Why we need to beef up the law on spam

We need better legislation to restrict junk e-mail

We need better legislation to restrict junk e-mail

John Riley

Have you been on the Usenet lately? Probably not. Once the most functional of all the Internet channels, it has become a backwater. High among the reasons why is "spam" - unsolicited e-mail. Newsgroups are awash with postings, mainly porn, quack remedies and quick-bucks schemes.

Unless industry, government and users come up with a workable solution to spam, it could undermine the e-mail channel too - with far more devastating effects.

That is why the European Commission's (EC) proposal to outlaw unsolicited e-mail is welcome, despite the opposition this will provoke from the e-marketing community. The proposal for a European Union (EU)-wide "opt in" system directly contradicts the standing e-commerce directive that requires spam-weary users to register with an "opt out" scheme.

Spam is not just the e-equivalent of the junk mail that covers your doormat. With spam, the receiver pays. And every Internet host on a spam-mail's route to your inbox suffers from a cumulative theft of resources. Because it's cheap to the sender, spam allows scam-merchants and crooks to use the system in a volume that would be impossible with traceable, expensive snail-mail and fax.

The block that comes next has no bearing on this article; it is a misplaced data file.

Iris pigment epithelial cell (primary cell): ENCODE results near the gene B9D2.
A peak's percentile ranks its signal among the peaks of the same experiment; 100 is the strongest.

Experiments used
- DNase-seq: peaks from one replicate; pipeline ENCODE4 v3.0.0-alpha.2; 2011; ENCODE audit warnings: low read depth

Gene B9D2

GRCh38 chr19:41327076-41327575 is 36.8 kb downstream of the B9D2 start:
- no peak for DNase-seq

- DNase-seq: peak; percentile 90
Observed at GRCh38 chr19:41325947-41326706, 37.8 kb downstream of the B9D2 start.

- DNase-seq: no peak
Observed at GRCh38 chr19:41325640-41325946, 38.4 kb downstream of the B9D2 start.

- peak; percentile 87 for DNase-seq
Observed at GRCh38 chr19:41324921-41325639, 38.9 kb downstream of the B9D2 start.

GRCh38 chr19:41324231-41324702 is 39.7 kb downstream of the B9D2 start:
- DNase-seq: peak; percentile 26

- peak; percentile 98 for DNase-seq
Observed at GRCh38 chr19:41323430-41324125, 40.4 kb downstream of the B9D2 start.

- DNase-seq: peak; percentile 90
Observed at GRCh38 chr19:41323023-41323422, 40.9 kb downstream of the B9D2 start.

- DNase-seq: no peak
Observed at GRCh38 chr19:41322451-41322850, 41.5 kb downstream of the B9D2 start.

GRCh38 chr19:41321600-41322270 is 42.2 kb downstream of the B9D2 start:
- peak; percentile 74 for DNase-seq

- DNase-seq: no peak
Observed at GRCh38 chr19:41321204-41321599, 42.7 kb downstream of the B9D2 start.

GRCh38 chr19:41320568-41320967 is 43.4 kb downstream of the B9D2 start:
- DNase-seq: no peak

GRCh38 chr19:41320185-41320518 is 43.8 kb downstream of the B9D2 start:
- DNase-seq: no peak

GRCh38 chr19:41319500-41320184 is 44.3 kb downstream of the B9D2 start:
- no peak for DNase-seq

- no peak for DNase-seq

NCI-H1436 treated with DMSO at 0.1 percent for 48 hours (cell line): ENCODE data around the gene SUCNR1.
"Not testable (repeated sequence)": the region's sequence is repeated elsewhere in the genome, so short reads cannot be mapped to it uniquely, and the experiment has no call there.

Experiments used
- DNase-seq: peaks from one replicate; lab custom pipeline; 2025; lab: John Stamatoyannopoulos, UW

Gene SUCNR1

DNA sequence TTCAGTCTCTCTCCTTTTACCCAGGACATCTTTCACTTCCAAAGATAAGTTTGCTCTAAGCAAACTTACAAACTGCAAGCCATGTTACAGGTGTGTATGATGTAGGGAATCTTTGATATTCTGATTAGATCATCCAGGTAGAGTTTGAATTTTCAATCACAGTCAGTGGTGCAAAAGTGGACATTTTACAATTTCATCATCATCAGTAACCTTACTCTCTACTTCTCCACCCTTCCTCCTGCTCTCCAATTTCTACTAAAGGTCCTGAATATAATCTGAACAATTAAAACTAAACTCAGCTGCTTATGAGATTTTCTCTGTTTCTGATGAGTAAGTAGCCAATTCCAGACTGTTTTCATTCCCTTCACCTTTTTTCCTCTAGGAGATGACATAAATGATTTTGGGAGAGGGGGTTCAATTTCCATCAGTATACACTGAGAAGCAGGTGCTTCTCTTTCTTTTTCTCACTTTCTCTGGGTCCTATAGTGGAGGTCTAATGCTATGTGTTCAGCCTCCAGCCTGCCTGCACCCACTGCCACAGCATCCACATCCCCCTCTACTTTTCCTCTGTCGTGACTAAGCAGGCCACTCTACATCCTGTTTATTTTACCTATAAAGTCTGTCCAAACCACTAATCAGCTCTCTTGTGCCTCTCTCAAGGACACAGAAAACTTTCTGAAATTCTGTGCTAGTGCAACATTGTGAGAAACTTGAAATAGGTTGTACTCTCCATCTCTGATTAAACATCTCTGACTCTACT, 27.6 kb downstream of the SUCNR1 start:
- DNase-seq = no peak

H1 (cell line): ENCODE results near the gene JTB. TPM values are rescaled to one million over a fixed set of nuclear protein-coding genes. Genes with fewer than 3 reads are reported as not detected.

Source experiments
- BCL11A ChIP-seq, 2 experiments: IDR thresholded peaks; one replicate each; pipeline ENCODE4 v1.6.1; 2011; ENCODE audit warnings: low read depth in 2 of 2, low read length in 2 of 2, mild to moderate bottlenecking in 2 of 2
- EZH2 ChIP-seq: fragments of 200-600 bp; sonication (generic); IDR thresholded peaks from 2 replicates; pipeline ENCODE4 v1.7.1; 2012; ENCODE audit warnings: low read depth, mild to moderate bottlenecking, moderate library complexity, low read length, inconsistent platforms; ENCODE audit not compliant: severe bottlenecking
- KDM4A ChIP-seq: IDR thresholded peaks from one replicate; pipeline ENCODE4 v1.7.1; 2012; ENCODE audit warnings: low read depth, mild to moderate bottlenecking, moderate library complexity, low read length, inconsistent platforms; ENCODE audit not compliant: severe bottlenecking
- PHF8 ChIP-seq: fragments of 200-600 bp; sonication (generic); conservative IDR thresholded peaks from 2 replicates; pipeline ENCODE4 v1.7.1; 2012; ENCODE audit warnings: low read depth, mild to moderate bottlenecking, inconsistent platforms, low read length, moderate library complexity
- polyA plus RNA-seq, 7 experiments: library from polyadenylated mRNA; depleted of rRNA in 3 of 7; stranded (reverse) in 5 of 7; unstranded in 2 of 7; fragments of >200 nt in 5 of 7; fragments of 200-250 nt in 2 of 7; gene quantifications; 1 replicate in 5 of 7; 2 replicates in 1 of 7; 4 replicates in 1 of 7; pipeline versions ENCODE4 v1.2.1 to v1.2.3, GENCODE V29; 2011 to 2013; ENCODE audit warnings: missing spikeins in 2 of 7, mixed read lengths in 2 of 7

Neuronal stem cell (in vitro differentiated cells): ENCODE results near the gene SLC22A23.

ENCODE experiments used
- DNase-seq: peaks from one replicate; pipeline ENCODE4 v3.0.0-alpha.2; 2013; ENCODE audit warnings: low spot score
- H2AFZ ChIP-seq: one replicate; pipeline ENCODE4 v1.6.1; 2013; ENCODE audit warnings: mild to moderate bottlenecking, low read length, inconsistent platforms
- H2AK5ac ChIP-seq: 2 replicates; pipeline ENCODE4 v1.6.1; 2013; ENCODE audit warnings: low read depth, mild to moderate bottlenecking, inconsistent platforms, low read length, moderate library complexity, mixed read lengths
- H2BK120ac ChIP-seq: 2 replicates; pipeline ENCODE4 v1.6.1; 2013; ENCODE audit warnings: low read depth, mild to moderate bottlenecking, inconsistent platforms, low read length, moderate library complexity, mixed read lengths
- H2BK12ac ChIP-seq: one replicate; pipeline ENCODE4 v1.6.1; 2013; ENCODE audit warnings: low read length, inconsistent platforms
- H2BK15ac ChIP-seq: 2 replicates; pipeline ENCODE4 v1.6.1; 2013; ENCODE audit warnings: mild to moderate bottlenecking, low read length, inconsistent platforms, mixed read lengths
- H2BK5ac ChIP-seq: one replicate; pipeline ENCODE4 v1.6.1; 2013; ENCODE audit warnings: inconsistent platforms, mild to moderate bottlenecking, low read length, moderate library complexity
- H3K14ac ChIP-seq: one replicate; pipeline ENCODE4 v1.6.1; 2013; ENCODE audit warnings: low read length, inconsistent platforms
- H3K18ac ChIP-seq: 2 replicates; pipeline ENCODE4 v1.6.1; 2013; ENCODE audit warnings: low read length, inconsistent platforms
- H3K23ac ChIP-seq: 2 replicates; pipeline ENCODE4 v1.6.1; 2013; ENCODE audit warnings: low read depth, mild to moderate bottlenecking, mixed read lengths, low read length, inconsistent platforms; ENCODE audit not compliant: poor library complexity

Buying and selling unauthorised e-mail lists is already outlawed under the Data Protection Act - but the criminal penalties only kick in after an offender has been rapped on the knuckles by the Data Protection Commissioner. We are still awaiting the first high-profile "exemplary" punishment under the Act.

Those who say an "opt in" law will kill e-commerce are wrong. Trust is one of the key barriers to a mass e-consumer market. Unsolicited e-mail kills trust - especially in the home-based consumer market. Hence "permission marketing" - which is a sophisticated private version of the opt-in system - is already recognised as best practice by most e-marketeers.

The ruling could create further problems between the EU and the US - but the situation is not clear-cut on either side of the Atlantic. EU attitudes to spam have vacillated: meanwhile strong state-level anti-spam laws in the US have just been overruled in a federal court, and an anti-spam federal law is stuck in the system.

Balancing the rights of consumers and the needs of business to exploit the Internet for direct marketing is a legitimate task for the Government. But the Department of Trade & Industry had only worked its way to the consultation stage by the time the EC ruling was announced.

The Government should announce, now, its backing for a strong anti-spam law and ask e-business to forego the dubious benefits of unsolicited direct e-mail in favour of establishing wider consumer trust.

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